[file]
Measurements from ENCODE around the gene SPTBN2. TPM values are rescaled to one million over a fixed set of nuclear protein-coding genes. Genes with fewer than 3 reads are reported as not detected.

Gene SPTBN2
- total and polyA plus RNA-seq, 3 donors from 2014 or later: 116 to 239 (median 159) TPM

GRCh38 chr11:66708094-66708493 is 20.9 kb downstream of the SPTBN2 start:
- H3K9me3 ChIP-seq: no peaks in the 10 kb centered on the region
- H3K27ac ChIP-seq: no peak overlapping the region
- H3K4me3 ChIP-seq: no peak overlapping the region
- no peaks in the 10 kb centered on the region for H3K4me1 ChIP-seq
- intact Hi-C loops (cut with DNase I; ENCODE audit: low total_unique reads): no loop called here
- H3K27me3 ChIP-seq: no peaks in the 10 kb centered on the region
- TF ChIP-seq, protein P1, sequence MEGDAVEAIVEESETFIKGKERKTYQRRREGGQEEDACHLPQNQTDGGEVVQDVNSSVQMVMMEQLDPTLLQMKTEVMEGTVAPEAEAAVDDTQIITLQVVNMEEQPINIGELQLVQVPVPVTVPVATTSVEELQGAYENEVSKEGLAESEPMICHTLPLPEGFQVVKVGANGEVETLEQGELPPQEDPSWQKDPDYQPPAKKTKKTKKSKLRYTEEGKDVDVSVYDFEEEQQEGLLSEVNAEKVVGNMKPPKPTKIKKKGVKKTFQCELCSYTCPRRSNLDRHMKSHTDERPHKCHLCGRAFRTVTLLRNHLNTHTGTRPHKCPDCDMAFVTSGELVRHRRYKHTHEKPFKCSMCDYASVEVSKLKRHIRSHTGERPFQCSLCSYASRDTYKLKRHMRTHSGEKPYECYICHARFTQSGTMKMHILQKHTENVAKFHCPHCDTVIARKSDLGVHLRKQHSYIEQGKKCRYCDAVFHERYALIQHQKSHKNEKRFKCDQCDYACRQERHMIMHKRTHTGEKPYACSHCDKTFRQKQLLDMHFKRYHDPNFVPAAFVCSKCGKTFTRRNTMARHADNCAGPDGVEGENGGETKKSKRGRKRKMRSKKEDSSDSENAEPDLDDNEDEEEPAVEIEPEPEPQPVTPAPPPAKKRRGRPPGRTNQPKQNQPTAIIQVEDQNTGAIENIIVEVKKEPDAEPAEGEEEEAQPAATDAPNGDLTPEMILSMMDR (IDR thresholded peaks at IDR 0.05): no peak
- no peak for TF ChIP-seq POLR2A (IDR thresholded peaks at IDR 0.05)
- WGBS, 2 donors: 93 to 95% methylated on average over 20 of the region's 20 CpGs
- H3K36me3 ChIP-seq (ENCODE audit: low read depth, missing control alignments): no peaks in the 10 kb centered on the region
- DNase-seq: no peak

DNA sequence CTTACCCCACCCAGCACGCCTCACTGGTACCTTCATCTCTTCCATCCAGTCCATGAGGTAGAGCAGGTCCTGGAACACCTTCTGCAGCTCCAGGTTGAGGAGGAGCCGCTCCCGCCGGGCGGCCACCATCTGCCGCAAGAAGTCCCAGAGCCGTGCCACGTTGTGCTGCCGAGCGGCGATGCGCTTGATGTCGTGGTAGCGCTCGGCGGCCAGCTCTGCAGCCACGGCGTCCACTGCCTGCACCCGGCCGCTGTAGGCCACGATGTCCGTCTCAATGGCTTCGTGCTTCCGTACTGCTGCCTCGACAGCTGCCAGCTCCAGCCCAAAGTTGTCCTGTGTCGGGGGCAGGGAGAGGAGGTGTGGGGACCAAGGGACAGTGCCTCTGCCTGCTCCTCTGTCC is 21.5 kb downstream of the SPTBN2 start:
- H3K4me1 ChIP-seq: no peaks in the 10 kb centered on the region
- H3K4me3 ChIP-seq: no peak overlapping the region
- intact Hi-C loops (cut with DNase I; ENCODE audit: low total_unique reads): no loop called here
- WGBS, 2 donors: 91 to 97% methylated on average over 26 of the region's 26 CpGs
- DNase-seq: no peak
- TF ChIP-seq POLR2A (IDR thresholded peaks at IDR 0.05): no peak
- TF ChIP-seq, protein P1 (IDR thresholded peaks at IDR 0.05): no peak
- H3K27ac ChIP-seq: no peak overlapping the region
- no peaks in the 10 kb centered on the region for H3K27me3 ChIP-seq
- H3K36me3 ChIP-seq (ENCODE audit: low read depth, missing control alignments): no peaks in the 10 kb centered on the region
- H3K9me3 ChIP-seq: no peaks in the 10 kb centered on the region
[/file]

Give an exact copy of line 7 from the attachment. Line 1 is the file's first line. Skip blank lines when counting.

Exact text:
- H3K4me3 ChIP-seq: no peak overlapping the region